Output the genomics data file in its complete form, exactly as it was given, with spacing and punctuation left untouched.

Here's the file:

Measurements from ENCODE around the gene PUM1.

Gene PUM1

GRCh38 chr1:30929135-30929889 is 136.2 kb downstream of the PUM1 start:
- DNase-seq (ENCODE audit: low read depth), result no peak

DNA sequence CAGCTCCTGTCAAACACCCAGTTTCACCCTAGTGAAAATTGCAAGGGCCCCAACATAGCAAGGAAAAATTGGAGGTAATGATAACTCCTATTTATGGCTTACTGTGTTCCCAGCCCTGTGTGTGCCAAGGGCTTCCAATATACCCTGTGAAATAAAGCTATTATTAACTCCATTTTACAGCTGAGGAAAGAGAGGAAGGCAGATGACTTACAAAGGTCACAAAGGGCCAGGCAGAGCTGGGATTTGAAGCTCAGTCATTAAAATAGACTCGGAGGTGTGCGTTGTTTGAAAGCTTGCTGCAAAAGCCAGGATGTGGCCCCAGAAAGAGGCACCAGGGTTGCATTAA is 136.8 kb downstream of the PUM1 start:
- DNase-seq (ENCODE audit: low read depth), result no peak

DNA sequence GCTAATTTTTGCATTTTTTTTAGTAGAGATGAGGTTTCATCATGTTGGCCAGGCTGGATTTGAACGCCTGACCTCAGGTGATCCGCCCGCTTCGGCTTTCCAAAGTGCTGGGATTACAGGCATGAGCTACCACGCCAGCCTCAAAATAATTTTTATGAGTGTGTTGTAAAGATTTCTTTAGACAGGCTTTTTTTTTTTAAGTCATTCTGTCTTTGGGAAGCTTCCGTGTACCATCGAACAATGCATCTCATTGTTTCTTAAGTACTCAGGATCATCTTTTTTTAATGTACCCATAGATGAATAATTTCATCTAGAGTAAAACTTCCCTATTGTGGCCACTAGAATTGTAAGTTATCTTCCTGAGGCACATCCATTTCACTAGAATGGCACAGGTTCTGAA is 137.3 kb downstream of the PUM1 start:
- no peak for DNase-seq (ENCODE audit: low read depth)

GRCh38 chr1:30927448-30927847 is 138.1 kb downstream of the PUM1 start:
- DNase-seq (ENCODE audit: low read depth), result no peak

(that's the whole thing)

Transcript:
Measurements from ENCODE around the gene PUM1.

Gene PUM1

GRCh38 chr1:30929135-30929889 is 136.2 kb downstream of the PUM1 start:
- DNase-seq (ENCODE audit: low read depth), result no peak

DNA sequence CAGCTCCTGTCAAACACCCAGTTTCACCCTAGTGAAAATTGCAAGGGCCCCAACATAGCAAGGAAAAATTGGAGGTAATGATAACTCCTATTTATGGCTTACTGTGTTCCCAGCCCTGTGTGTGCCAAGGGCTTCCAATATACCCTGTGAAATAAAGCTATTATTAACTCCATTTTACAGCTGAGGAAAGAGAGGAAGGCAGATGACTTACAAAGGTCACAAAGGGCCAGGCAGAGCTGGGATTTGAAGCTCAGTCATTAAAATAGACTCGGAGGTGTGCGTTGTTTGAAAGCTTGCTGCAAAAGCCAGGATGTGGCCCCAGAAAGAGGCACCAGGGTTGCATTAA is 136.8 kb downstream of the PUM1 start:
- DNase-seq (ENCODE audit: low read depth), result no peak

DNA sequence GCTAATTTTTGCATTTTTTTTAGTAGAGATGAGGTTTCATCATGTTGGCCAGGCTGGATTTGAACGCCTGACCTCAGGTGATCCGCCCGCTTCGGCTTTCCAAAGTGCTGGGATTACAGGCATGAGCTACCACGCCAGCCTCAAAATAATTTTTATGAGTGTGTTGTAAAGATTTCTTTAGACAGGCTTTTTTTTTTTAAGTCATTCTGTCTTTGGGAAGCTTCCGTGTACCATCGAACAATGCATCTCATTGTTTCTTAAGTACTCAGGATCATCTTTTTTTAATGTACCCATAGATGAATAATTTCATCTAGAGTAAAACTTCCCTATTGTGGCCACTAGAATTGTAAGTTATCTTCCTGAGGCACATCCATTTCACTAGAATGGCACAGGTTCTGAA is 137.3 kb downstream of the PUM1 start:
- no peak for DNase-seq (ENCODE audit: low read depth)

GRCh38 chr1:30927448-30927847 is 138.1 kb downstream of the PUM1 start:
- DNase-seq (ENCODE audit: low read depth), result no peak